Ip described the results having, “a pretty high sensitivity,” adding that “within the the allele frequency, there is the VAF, this is detecting how much of the mutation is within the blood sample. For our study, 13% was the cut off to detect copy number variations or chromosome structure abnormalities that would define AML or MDS.” Ip explained that other NGS liquid biopsy tests could get slightly different results, and that comparing different tests or using many tests in conjunction with each other is a next step to validate the research.

For example, in this study, findings from 89 liquid biopsy samples from patients with MDS or AML were compared with available bone marrow samples. The cytogenetic data were obtained within 2 weeks of the liquid biopsy sample. To conduct the comparison, investigators grouped the cytogenetic and chromosomal findings into 3 risk groups: poor, intermediate, and complex. In terms of classification the NGS chromosomal structural analysis and the bone marrow samples had 100% concordance.

“That means we were able to classify these patients 100% of the time based off their leukemia risk, as defined by the European Leukemia Network and other organizations,” Ip said. “That showed the power of this test. I think that is important for clinical implications.”

Other noted advantages of the NGS test included the turnaround time of 5 to 7 days, ability to allow for less invasive and serial monitoring of patients, as well as the ability to circumvent hurdles with other tests including lack of circulating tumor cells and availability of bone marrow samples.

Gene selection for the NGS panel was also a noted advantage by the investgators who wrote, “genes were selected because they are involved in oncogenesis rather than because they are relevant to covering chromosomal regions. Therefore, these genes provided an important mutation profile in addition to detecting chromosomal abnormalities. Smaller panels may not cover all chromosomal regions that are important in hematologic neoplasms. The ability of such a panel to detect both mutations and chromosomal abnormalities is a highly cost effective and clinically useful approach in evaluating molecular abnormalities in hematologic neoplasms.”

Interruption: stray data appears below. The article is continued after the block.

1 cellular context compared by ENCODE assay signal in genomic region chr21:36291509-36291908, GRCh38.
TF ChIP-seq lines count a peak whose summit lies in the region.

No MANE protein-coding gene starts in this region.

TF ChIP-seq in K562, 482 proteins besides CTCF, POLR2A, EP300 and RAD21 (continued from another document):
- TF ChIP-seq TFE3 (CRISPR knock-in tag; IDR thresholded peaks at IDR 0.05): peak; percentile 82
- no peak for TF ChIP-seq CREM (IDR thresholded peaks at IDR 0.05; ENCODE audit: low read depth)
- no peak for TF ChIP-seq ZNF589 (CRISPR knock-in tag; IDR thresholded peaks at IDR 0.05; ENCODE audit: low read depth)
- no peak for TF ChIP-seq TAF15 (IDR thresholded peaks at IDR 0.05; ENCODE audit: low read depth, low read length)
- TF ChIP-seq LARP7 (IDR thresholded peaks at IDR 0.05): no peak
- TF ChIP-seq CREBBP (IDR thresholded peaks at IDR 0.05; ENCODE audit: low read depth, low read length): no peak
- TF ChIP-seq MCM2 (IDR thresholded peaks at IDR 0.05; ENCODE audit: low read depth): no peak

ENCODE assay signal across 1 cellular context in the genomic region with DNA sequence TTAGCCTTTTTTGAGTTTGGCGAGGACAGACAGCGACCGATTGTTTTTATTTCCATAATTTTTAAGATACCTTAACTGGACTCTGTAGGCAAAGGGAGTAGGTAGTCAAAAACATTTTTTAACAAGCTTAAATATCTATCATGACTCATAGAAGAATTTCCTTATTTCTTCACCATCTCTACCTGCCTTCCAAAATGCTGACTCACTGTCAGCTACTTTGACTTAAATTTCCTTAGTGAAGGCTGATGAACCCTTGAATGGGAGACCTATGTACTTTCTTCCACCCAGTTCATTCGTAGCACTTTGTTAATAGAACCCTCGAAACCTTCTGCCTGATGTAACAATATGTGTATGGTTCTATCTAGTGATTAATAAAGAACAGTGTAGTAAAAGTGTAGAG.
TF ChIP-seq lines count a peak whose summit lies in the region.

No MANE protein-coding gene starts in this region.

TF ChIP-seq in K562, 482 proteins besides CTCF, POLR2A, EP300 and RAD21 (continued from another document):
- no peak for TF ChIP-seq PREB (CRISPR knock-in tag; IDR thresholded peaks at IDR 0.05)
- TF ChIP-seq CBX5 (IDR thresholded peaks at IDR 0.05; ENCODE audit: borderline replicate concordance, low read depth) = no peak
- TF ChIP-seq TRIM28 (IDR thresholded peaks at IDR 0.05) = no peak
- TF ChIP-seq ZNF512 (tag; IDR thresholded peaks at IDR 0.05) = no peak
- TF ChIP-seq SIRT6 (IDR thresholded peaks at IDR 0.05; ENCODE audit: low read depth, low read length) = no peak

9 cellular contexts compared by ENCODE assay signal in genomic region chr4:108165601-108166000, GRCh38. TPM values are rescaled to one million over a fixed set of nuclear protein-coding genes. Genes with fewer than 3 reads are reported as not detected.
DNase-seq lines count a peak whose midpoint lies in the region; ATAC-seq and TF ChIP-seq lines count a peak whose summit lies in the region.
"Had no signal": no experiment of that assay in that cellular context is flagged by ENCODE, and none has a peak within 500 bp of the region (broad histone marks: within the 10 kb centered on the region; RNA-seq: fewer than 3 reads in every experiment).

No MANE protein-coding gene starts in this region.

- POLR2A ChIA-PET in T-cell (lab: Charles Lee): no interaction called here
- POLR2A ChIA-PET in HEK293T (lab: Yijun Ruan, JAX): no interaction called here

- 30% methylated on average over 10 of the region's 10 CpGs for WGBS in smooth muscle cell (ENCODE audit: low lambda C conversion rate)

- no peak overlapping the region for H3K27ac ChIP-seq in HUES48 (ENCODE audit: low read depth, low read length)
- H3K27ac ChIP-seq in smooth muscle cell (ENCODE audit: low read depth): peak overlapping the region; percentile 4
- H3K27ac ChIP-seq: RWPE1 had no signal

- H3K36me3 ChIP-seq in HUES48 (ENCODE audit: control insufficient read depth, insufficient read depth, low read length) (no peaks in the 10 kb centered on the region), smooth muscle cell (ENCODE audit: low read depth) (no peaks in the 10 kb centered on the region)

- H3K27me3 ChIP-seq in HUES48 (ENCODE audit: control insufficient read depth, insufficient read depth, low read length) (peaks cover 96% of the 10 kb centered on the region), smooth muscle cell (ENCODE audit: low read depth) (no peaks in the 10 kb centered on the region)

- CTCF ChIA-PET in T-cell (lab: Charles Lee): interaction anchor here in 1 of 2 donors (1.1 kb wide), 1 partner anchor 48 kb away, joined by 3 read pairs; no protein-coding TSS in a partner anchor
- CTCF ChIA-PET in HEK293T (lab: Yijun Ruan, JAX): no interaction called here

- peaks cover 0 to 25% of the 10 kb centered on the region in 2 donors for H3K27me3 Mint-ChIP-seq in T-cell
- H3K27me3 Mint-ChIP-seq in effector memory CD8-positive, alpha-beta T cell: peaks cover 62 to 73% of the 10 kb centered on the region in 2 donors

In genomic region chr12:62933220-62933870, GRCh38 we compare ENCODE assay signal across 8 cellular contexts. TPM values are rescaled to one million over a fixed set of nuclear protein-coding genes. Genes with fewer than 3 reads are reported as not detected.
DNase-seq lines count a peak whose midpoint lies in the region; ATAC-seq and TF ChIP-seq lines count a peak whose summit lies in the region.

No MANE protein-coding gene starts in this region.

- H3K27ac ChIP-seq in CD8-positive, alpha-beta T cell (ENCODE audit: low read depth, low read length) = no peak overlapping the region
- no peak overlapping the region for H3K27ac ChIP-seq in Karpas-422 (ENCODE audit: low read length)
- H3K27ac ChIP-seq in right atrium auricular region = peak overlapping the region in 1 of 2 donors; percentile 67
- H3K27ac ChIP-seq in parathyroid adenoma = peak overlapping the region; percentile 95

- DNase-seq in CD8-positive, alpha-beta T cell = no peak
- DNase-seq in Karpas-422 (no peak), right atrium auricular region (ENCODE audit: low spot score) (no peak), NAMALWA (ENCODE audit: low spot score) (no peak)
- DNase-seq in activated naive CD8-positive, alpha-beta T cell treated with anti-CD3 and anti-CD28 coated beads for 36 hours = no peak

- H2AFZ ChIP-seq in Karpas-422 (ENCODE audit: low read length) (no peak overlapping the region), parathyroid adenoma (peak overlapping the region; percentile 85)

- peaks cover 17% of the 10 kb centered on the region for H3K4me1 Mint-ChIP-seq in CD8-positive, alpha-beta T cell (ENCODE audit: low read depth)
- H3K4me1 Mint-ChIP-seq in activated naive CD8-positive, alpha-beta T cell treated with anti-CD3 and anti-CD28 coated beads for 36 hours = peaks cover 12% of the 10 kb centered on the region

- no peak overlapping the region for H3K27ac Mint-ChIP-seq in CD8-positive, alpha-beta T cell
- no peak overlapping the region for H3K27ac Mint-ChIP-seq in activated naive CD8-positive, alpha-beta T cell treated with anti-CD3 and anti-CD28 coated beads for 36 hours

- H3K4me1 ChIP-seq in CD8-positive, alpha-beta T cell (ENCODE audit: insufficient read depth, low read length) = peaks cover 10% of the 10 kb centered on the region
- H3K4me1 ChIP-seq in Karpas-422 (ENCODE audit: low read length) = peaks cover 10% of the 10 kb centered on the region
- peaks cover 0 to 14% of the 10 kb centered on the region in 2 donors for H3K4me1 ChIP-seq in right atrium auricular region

Ip discussed future steps of a possible pairing with Hackensack University Medical Center’s partner, Georgetown University in Washington, DC, to conduct more research with a larger sample size.

Limitations of the study included the isolated chromosome abnormality, deletion 5q, which is a form of MDS that is not always detected by testing. Ip explained, “deletion 5q is a rare case and [approximately] 95% to 99% of these patients will have some sort of molecular mutation profile that you can detect here.” Another drawback of liquid biopsies is that most insurance companies do not pay for the test. However, Ip explained that is quickly changing “Every month, at least in the state of New Jersey, there seems to be more understanding that these tests are important for our patients.”

In discussing disadvantages of liquid biopsies, Ip said that the abundant amount of data can be overwhelming for clinicians to sort through. “I think this paper hopefully helps to [clarify] that patients could be risk stratified with this sort of test… The top [takeaway] is how do you interpret the wealth of information, because if you have 275 potential genes that are mutated, and 20 of them come back as positive, what does that mean?” There are also many different liquid biopsy tests available and “there’s no set standard for some of this and that’s frustrating for the clinician, and even for the research side, [as investigators] try to come together and ask: Is there 1 test that we can use and study?”

Reference

Ip A, Della Pia A, Kim GYG, et al. Reliability of cell-free DNA and targeted NGS in predicting chromosomal abnormalities of patients with myeloid neoplasms. Front Oncol. Published online June 14, 2022. doi:10.3389/fonc.2022.923809